Language Selection

English French German Italian Portuguese Spanish

Microsoft licensing Linux

Filed under
Linux
Microsoft

Proprietary giant is licensing open source to its partners. What is going on?

Over the past few weeks Microsoft has been licensing Linux to a number of its partners, most notably Amazon. Although the idea of Microsoft, a company steeped in proprietary software, licensing open source software is ludicrous it's not completely unexpected. It's also not the first time Microsoft has played the Linux patent game and we can expect to see more deals in the future. So what's going on?

Back in 2007 Microsoft stirred up the open source community by claiming that Linux infringed on more than 200 of its patents. Although the specific patents were never actually revealed it was enough to stir emotions and kickstart a campaign in which Microsoft planned to sow fear, uncertainty and doubt among corporate users.

Last year Microsoft sued TomTom, the GPS maker, claiming it infringed on Microsoft's patents with its implementation of the Linux kernel in its devices.

rest here




FTA: "It's a clever strategy by Microsoft and one...."

It's not a clever strategy, it's racketeering and it's illegal. It should be reported by vendors like Red Hat as it violates laws introduced by the RICO Act.

Software patents

Microsoft is correct to license their patents for profit(

Software patents are not valid where I live. And for good reasons! I know Japan is one among the very few countries that made the mistake of allowing software patents. I don't know about China, but in some ways I admire their approach towards intellectual monopolies, which make monopolies, censorship, classes, bogus DMCA takedowns, and so on. Big mess, ACTA exacerbates things.

Copyrights

Copyrights protect software rights.

Comment viewing options

Select your preferred way to display the comments and click "Save settings" to activate your changes.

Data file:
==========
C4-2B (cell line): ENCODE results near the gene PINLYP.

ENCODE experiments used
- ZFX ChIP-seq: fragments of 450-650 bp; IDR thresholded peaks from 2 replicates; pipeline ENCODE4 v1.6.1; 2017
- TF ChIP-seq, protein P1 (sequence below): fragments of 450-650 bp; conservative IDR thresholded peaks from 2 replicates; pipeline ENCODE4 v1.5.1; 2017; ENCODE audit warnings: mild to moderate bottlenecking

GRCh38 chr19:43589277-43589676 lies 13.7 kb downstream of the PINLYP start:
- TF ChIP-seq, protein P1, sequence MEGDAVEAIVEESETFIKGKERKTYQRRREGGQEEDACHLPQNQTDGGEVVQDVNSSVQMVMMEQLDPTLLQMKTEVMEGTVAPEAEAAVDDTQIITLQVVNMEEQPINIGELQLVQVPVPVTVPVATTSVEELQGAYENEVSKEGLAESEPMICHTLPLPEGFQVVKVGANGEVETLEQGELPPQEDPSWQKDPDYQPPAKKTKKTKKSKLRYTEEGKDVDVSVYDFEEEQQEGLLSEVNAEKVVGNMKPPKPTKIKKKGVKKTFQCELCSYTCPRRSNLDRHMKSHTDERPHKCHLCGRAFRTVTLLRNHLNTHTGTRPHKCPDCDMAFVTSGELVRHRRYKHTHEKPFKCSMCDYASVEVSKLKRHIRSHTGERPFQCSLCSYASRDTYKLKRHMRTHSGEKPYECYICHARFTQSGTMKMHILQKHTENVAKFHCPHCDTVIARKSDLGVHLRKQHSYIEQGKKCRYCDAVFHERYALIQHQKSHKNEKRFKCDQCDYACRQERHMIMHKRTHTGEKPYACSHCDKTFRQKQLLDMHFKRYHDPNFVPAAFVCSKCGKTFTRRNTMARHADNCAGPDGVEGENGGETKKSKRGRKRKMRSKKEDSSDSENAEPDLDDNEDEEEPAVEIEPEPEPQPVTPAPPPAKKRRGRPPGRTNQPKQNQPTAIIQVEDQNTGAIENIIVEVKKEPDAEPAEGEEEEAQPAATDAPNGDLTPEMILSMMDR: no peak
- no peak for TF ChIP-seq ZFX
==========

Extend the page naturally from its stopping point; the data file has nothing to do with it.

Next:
More in Tux Machines

OpenBSD and NetBSD

Security: Twitter and Facebook

  • Twitter banned Kaspersky Lab from advertising in Jan
     

    Twitter has banned advertising from Russian security vendor Kaspersky Lab since January, the head of the firm, Eugene Kaspersky, has disclosed.  

  • When you go to a security conference, and its mobile app leaks your data
     

    A mobile application built by a third party for the RSA security conference in San Francisco this week was found to have a few security issues of its own—including hard-coded security keys and passwords that allowed a researcher to extract the conference's attendee list. The conference organizers acknowledged the vulnerability on Twitter, but they say that only the first and last names of 114 attendees were exposed.

  • The Security Risks of Logging in With Facebook
     

    In a yet-to-be peer-reviewed study published on Freedom To Tinker, a site hosted by Princeton's Center for Information Technology Policy, three researchers document how third-party tracking scripts have the capability to scoop up information from Facebook's login API without users knowing. The tracking scripts documented by Steven Englehardt, Gunes Acar, and Arvind Narayanan represent a small slice of the invisible tracking ecosystem that follows users around the web largely without their knowledge.

  • Facebook Login data hijacked by hidden JavaScript trackers
     

    If you login to websites through Facebook, we've got some bad news: hidden trackers can suck up more of your data than you'd intended to give away, potentially opening it up to abuse.

Beginner Friendly Gentoo Based Sabayon Linux Has a New Release

The team behind Sabayon Linux had issued a new release. Let’s take a quick look at what’s involved in this new release. Read more

Android Leftovers